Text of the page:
On Mon, Jul 27, 2015 at 12:30 PM, Lennart Regebro email@example.com wrote:
On Mon, Jul 27, 2015 at 6:15 PM, Nikolaus Rath Nikolaus@rath.org wrote:
On Jul 27 2015, Lennart Regebro firstname.lastname@example.org wrote:
(The *first* option)
That you add one hour to it, and the datetime moves forward one hour in actual time? That's doable, but during certain circumstance this may mean that you go from 1AM to 1AM, or from 1AM to 3AM.
(The *second* option)
Or do you expect that adding one hour will increase the hour count with one, ie that the "wall time" increases with one hour? ...
Can you tell us which of the two operations datetime currently implements?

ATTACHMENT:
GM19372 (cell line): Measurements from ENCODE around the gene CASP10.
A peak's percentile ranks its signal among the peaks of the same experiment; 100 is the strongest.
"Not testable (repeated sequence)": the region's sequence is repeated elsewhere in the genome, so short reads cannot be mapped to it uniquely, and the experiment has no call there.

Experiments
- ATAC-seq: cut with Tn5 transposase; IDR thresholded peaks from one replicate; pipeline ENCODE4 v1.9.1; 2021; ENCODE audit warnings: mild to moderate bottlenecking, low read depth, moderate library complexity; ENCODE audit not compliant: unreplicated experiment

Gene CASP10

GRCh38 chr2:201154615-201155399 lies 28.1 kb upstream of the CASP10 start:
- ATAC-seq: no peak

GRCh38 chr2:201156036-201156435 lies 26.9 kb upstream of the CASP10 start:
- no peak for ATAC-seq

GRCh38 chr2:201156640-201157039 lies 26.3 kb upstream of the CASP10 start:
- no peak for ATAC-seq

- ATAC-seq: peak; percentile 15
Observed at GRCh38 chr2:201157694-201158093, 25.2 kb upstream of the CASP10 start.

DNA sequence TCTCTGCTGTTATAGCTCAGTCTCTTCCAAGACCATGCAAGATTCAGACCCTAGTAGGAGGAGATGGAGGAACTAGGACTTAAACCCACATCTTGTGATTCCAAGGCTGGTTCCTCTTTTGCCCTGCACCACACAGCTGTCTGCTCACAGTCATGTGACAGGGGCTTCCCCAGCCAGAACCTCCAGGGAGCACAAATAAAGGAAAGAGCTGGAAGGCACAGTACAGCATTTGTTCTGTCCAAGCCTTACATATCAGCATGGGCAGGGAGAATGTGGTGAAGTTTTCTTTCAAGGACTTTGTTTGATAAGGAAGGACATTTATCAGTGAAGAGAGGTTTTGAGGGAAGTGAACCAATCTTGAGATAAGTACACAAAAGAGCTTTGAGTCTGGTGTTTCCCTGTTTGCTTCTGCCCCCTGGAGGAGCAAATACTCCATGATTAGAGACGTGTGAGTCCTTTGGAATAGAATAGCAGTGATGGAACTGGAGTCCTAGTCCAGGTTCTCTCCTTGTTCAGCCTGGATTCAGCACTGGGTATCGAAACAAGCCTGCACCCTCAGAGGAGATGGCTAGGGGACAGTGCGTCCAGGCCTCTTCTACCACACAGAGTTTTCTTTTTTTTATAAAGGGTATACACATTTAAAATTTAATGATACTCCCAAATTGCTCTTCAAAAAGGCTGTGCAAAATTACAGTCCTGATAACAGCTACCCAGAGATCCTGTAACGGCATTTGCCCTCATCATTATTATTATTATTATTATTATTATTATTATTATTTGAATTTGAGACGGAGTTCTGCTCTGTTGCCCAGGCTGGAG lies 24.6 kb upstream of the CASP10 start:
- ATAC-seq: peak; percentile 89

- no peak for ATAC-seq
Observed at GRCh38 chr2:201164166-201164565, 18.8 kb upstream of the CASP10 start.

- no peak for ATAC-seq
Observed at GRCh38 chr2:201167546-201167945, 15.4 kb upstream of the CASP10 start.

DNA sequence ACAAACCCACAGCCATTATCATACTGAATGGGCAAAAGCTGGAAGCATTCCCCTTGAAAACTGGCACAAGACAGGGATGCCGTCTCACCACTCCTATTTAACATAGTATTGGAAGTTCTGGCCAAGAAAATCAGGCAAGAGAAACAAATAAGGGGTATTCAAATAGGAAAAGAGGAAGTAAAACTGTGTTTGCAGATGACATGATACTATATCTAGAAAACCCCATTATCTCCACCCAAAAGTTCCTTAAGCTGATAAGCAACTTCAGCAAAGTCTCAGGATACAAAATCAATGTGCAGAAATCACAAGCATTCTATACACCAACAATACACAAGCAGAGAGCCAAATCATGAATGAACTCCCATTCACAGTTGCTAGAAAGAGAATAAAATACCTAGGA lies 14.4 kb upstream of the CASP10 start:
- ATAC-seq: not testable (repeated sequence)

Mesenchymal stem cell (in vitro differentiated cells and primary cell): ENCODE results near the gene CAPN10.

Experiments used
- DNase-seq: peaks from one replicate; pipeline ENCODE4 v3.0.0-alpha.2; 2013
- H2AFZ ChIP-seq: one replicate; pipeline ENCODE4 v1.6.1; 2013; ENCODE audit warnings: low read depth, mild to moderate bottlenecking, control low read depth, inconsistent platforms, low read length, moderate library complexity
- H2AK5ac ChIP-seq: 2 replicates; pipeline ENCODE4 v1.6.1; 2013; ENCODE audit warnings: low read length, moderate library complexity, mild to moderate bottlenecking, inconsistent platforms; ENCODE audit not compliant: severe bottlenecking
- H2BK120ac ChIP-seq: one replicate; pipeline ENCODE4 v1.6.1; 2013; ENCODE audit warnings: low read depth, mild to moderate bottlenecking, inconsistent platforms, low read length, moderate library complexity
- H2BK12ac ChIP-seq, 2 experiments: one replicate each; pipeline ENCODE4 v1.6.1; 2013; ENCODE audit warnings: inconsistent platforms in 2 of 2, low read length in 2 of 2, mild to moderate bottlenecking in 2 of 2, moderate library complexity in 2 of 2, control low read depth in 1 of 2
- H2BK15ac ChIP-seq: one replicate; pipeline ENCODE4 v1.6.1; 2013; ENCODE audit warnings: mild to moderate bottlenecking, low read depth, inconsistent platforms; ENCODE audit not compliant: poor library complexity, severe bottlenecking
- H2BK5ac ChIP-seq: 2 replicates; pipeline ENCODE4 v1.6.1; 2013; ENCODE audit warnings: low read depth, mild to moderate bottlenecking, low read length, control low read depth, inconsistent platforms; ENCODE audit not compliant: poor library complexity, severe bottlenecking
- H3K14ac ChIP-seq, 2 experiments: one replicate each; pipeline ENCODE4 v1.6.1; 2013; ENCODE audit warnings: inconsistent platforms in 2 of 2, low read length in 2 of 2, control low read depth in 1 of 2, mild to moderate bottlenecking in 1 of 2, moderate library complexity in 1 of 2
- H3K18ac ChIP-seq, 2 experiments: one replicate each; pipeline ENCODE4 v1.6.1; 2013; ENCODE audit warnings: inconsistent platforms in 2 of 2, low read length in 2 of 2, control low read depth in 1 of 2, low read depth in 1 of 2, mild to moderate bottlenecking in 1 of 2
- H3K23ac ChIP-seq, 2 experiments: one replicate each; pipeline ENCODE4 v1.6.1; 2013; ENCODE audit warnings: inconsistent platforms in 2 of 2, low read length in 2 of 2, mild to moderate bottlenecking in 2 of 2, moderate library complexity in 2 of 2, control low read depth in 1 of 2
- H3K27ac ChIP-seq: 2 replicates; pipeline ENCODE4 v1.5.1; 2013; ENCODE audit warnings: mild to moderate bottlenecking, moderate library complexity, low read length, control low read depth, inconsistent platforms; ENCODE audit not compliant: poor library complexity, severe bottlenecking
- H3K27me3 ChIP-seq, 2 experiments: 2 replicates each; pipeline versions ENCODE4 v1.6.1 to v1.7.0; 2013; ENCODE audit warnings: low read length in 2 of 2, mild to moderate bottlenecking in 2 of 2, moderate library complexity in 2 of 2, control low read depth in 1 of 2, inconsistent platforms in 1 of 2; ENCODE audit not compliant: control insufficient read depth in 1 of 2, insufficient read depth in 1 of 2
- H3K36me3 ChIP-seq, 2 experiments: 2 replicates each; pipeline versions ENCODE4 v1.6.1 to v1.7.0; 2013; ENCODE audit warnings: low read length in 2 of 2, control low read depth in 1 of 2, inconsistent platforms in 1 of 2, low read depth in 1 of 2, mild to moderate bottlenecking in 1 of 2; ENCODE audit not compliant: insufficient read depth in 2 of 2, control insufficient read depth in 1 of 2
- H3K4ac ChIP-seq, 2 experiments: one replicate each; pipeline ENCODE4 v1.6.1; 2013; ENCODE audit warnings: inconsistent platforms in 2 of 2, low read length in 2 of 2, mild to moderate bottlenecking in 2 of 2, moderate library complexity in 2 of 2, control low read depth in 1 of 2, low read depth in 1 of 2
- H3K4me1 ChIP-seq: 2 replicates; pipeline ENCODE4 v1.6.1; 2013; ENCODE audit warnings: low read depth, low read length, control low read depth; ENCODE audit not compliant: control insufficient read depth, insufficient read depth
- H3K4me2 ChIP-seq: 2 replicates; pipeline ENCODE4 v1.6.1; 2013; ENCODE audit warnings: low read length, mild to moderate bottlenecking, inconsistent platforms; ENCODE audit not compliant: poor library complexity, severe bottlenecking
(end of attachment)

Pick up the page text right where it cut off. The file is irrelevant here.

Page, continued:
It's intended that the first one is implemented, meaning that datetime.now() + timedelta(hours=24) can result in a datetime somewhere between 23 and 25 hours into the future.
I think this describes what was originally your *second*, not *first* option. It will also help if you focus on one use case at a time. Your original example dealt with adding 1 hour, but now you switch to adding 24.
In my previous email, I explained what is currently doable using the datetime module:
t = datetime(2014,11,2,5,tzinfo=timezone.utc).astimezone() t.strftime("%D %T%z %Z")
'11/02/14 01:00:00-0400 EDT'
(t+timedelta(hours=1)).astimezone().strftime("%D %T%z %Z")
'11/02/14 01:00:00-0500 EST'
Is this your *first* or your *second* option? Note that this is not what is "intended". This is an actual Python 3.4.3 session.